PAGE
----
Bath v Escott  EWHC 1101 (Ch)
The defendant applied for the release of an audio recording of a judgment that had been given in August 2014, on the basis that it was not true to what had been said in court. However, no details of the discrepancies were referred to in the defendant’s application and it was not made clear whether it concerned a few words, or if whole paragraphs had been added, moved or deleted or if the judgment had been completely different from beginning to end.
The High Court held that it is not wrong in law for judges to amend transcripts of judgments to better explain the reasons behind their decisions. HHJ Matthews stated that it is entirely lawful and proper practice for a judge to alter a transcript, not only to correct garbled or incorrect transcriptions, spelling and grammatical mistakes or matters of style, but also to record accurately why the judge made the decision that they had.
It was also concluded that a judge who gives reasons for a decision, may alter those reasons or even the decision itself after having made them known to the parties. Also it was made clear that if there are two reports available of a decision, where one contains the revised judgment and the other a transcript that had been taken down by a shorthand writer, without revision by the judge, then the revised version will be more authoritative.
Further, the High Court held that it is an established principle that even after giving or handing down a judgment, a judge is entitled to amend it and even to, if necessary, change the decision before the order is sealed.
The High Court referred to the Supreme Court case of Re L and B (Children)  UKSC 8, where it was held that a judge had the power to reverse their decision at any time before an order is drawn up and sealed. It was stated that this was not limited to exceptional circumstances and was in accordance with the overriding objective to deal with cases justly.
It was held that it does not matter if the approved transcript adds to or differs from the actual words used by the judge at the time when judgment was given. Specifically, it was stated that what matters is only that the judgment “…has been considered, revised if necessary, and then approved by the judge.” As a result, the defendant’s application was dismissed with the court stating that “…there is no duty on the judge to approve a transcript limited to the exact terms of the words spoken on the day”.
What this means for you
This case highlights that even after the handing down of a judgment a judge is entitled to amend it and even change the decision itself before the order is sealed. However, there would be strong evidence and reasons needed for a judge to completely alter their decision in the transcript from what was noted at trial.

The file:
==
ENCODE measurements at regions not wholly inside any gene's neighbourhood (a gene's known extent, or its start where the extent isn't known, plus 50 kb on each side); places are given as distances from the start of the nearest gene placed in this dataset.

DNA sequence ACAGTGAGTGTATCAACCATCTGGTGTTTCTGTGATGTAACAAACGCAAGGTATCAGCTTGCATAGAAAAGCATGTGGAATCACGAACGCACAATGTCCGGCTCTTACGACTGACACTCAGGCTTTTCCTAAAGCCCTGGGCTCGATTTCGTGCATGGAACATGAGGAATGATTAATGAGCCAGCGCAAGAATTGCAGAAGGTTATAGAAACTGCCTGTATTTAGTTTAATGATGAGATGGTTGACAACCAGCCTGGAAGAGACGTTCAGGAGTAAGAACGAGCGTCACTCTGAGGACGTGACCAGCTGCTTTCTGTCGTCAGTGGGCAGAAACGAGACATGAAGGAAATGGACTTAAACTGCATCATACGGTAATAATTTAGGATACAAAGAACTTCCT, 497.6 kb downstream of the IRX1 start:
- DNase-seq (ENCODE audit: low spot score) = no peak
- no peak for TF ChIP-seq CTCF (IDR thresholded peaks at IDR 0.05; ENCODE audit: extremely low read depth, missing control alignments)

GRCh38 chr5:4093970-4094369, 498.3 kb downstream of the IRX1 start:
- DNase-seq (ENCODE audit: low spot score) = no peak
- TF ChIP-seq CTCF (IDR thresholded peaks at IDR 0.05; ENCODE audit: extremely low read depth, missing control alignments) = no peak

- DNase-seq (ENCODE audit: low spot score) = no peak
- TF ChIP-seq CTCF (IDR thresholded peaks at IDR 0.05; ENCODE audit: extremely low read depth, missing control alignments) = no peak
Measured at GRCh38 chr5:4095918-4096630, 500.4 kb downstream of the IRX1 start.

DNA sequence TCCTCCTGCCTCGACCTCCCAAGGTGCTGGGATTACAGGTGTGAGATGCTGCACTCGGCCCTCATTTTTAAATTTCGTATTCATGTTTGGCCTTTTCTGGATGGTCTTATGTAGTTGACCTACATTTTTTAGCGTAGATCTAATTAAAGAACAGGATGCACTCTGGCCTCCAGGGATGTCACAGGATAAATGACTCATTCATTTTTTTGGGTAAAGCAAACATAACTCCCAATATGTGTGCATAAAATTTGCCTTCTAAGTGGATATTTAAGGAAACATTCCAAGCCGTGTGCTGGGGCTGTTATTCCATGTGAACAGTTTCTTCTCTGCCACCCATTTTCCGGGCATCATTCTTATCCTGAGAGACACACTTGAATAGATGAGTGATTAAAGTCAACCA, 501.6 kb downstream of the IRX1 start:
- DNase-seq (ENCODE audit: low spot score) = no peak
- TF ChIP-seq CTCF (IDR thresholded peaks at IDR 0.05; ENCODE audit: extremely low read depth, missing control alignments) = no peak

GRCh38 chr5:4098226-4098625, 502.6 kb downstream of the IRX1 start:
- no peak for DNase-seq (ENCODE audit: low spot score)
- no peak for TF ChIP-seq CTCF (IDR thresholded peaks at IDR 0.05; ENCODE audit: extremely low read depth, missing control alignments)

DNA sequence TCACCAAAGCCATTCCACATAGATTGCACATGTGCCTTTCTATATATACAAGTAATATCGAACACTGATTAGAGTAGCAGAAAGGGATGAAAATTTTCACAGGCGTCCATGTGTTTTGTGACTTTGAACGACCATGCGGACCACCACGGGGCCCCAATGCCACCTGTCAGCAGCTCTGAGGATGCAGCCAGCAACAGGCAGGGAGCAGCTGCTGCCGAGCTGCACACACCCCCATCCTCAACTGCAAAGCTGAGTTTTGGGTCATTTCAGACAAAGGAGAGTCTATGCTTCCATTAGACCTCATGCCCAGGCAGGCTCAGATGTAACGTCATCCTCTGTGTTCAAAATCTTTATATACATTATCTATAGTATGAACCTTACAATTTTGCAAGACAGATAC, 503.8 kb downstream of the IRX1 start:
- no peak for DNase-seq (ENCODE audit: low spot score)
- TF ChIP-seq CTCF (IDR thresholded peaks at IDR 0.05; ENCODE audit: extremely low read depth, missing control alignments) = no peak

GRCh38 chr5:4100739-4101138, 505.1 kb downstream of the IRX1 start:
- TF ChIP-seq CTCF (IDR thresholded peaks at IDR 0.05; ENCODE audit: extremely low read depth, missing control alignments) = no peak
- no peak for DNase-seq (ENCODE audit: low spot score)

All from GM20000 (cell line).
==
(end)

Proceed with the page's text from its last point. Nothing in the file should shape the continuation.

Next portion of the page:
Interestingly, the High Court stated that if there was sufficient evidence showing that a revised and approved transcript is false, added a new point or did not accurately reflect the reasons for the decision then there would be more grounds for challenging it.
As a result of this judgment, it will be extremely difficult for the parties to argue that a transcript does not accurately set out the judgment which the judge actually delivered on the day. In the majority of cases, revised transcripts will address typographical errors or state more clearly the reasons behind a decision, if further clarification is needed, in addition to what was already held at trial.
It will be rare for a revised transcript to change the reasoning behind the decision and it will be even rarer for a decision to change or for new points to be raised that were not considered during the hearing. As a result, there will be limited circumstances where the content of a revised transcript will be challenged for being inaccurate. However, it should be remembered that judges have a wide ranging discretion and can change their decision and alter a judgment before the final order is sealed if reasons are given in respect of why this has been done. Although it should be noted that the judge would have to provide strong evidence in respect of why a decision or reasoning behind a decision has changed from the time since the time when the oral judgment was given.